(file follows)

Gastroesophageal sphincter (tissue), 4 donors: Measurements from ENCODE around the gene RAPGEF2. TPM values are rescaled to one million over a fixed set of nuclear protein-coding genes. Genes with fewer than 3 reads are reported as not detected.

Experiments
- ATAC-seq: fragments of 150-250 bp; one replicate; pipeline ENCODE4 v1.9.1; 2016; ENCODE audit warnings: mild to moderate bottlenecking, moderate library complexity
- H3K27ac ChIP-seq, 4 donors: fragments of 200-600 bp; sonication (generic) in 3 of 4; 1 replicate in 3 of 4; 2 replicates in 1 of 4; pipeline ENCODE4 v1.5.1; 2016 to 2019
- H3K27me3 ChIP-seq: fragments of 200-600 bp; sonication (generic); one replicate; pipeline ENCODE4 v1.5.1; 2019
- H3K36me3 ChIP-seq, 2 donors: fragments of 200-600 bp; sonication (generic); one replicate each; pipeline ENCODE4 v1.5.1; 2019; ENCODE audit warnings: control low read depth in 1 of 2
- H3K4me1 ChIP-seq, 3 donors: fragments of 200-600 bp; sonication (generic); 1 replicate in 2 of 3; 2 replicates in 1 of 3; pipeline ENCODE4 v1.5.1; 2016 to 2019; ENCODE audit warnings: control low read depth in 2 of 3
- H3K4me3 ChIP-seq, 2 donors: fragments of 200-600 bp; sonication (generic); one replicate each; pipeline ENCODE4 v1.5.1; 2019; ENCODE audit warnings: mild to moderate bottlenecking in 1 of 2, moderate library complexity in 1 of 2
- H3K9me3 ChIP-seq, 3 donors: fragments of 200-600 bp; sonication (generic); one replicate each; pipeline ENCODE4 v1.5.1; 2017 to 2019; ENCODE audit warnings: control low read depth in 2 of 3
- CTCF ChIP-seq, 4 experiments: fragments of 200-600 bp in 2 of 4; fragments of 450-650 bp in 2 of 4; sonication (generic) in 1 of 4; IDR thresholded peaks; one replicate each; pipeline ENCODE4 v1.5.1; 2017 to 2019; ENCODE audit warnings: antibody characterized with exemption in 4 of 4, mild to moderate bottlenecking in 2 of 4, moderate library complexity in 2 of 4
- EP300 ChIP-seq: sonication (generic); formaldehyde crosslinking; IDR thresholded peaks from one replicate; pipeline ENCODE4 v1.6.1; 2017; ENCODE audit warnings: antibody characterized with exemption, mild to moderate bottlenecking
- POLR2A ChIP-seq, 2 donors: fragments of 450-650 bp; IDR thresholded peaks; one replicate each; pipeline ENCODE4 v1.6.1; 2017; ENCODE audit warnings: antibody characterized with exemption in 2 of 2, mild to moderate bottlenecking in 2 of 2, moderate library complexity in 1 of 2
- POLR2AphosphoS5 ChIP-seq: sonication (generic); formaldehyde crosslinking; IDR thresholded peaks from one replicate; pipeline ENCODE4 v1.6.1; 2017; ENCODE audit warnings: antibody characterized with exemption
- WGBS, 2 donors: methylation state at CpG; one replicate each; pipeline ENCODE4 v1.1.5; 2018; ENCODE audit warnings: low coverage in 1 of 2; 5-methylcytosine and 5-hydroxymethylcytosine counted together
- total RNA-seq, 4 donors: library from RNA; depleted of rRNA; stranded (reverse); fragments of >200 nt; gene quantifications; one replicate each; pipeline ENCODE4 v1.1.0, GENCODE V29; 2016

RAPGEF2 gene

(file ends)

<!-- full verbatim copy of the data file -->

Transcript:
Gastroesophageal sphincter (tissue), 4 donors: Measurements from ENCODE around the gene RAPGEF2. TPM values are rescaled to one million over a fixed set of nuclear protein-coding genes. Genes with fewer than 3 reads are reported as not detected.

Experiments
- ATAC-seq: fragments of 150-250 bp; one replicate; pipeline ENCODE4 v1.9.1; 2016; ENCODE audit warnings: mild to moderate bottlenecking, moderate library complexity
- H3K27ac ChIP-seq, 4 donors: fragments of 200-600 bp; sonication (generic) in 3 of 4; 1 replicate in 3 of 4; 2 replicates in 1 of 4; pipeline ENCODE4 v1.5.1; 2016 to 2019
- H3K27me3 ChIP-seq: fragments of 200-600 bp; sonication (generic); one replicate; pipeline ENCODE4 v1.5.1; 2019
- H3K36me3 ChIP-seq, 2 donors: fragments of 200-600 bp; sonication (generic); one replicate each; pipeline ENCODE4 v1.5.1; 2019; ENCODE audit warnings: control low read depth in 1 of 2
- H3K4me1 ChIP-seq, 3 donors: fragments of 200-600 bp; sonication (generic); 1 replicate in 2 of 3; 2 replicates in 1 of 3; pipeline ENCODE4 v1.5.1; 2016 to 2019; ENCODE audit warnings: control low read depth in 2 of 3
- H3K4me3 ChIP-seq, 2 donors: fragments of 200-600 bp; sonication (generic); one replicate each; pipeline ENCODE4 v1.5.1; 2019; ENCODE audit warnings: mild to moderate bottlenecking in 1 of 2, moderate library complexity in 1 of 2
- H3K9me3 ChIP-seq, 3 donors: fragments of 200-600 bp; sonication (generic); one replicate each; pipeline ENCODE4 v1.5.1; 2017 to 2019; ENCODE audit warnings: control low read depth in 2 of 3
- CTCF ChIP-seq, 4 experiments: fragments of 200-600 bp in 2 of 4; fragments of 450-650 bp in 2 of 4; sonication (generic) in 1 of 4; IDR thresholded peaks; one replicate each; pipeline ENCODE4 v1.5.1; 2017 to 2019; ENCODE audit warnings: antibody characterized with exemption in 4 of 4, mild to moderate bottlenecking in 2 of 4, moderate library complexity in 2 of 4
- EP300 ChIP-seq: sonication (generic); formaldehyde crosslinking; IDR thresholded peaks from one replicate; pipeline ENCODE4 v1.6.1; 2017; ENCODE audit warnings: antibody characterized with exemption, mild to moderate bottlenecking
- POLR2A ChIP-seq, 2 donors: fragments of 450-650 bp; IDR thresholded peaks; one replicate each; pipeline ENCODE4 v1.6.1; 2017; ENCODE audit warnings: antibody characterized with exemption in 2 of 2, mild to moderate bottlenecking in 2 of 2, moderate library complexity in 1 of 2
- POLR2AphosphoS5 ChIP-seq: sonication (generic); formaldehyde crosslinking; IDR thresholded peaks from one replicate; pipeline ENCODE4 v1.6.1; 2017; ENCODE audit warnings: antibody characterized with exemption
- WGBS, 2 donors: methylation state at CpG; one replicate each; pipeline ENCODE4 v1.1.5; 2018; ENCODE audit warnings: low coverage in 1 of 2; 5-methylcytosine and 5-hydroxymethylcytosine counted together
- total RNA-seq, 4 donors: library from RNA; depleted of rRNA; stranded (reverse); fragments of >200 nt; gene quantifications; one replicate each; pipeline ENCODE4 v1.1.0, GENCODE V29; 2016

RAPGEF2 gene